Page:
Conversation with Ryojun Shionuma, a Living Buddha
Ryōjun Shionuma is a Living Buddha. He is the Head Priest of the Fukuju-san Temple. Shionuma is also a Monk of the Shugendo Buddhist tradition.
Shionuma has been honored with the title of “Dai Ajari.” This title is conferred on priests who have completed extreme feats of endurance such as the Ōmine Sennichikaihōgyō and the Shimugyō. The 1,000-day trek up Mt. Omine is a sacred journey to enlightenment.
He is only the second man in 1,300 years to have completed two of the most difficult ascetic practices in the Shugendo Buddhist tradition.
Shionuma is celebrated as “Daigyoman Ajari” or a “Great Teacher.”
He is also called “The Enlightened Hiker.”
On February 20th, I and members of the Japan Society NYC management team sat down with Shionuma for a second conversation at the Japan Society in New York City.
This interview has been slightly edited for flow.
Cold tea is served.
Ryōjun Shionuma: This is ryokucha. Green tea. I made it myself.
Claire McCurdy: Delicious and refreshing. It tastes like spring.
So. Let us continue with our conversation. As we did in our last conversation. What shall I call you?
Shionuma or Dai Ajari.
Sensei, you are a young man, but an old soul. When I talk to you, I feel like a baby.
I also feel like a baby! Aka-chan!
My first question to you. What is your birth date? And your sign of the Zodiac?
March 15th. And my sign is the Monkey.
Secondly, what are your core values?
Honesty and humility. I cherish humility. With humility, you can accept your own faults. If you always see faults in others, you cannot be humble. But if you are humble, you can accept your own faults and not focus on others’ faults.
That internal part of yourself develops faster if you are humble. And then you can work hard.
Thirdly, who is your favorite star?
Among Japanese priests, Ryokan is my number one.
I have recently learned that you are a Living Buddha. Inspired to become an ascetic priest, a “marathon priest” when you were very young. And you were watching a TV program.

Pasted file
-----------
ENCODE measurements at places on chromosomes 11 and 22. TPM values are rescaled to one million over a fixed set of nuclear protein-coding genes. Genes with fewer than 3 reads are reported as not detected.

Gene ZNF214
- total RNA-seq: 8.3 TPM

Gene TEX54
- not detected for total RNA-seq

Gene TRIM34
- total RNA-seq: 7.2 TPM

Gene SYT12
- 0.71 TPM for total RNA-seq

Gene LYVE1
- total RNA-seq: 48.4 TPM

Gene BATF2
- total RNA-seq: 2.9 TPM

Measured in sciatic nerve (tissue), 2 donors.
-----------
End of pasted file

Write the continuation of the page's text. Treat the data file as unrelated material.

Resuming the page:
And I have learned that television has now become your medium. You are famous not only in Japan but all over the world. You are speaking directly to people on the other side of the screen via TED Talks and YouTube.
Actually, I have never watched these videos.
Of course, I would like to become your deshi (disciple.) But I remember that you are not looking for disciples.
I actually don’t recommend that others try my ascetic way of life. In fact, I am not looking for disciples! I don’t want a lot of other people cluttering up my mountain!
Then let me ask you to describe the goals of your practice?
Extreme ascetic practices can teach us to become less materialistic and even draw us into a happier relationship with the natural world. By pushing yourself to the limit, you get to see the flowers of enlightenment blooming on the cliff edge.
Even under extreme conditions, you must walk single-mindedly every day. Press forward dispassionately, feeling as if you are immersed in suffering. When you do that, the mind gradually becomes very clear.
If you are bitten by a pit viper; or come across bears; or become caught in heavy rains and mudslides – your practice will end then and there.
And if you cannot continue the practice, you must apologize to the gods and the Buddhas and then commit seppuku (suicide).
Death always awaits us. You must consider raising the limits of your endurance rather than exceeding them.
For the future, I believe that what we need now is perhaps simple belief, and a desire to lead one’s life in a way that surpasses the founder. The most important element is the injunction not to foster hate towards anybody.
Sensei, thank you for everything. For being you!
You’re welcome. Don’t mention it!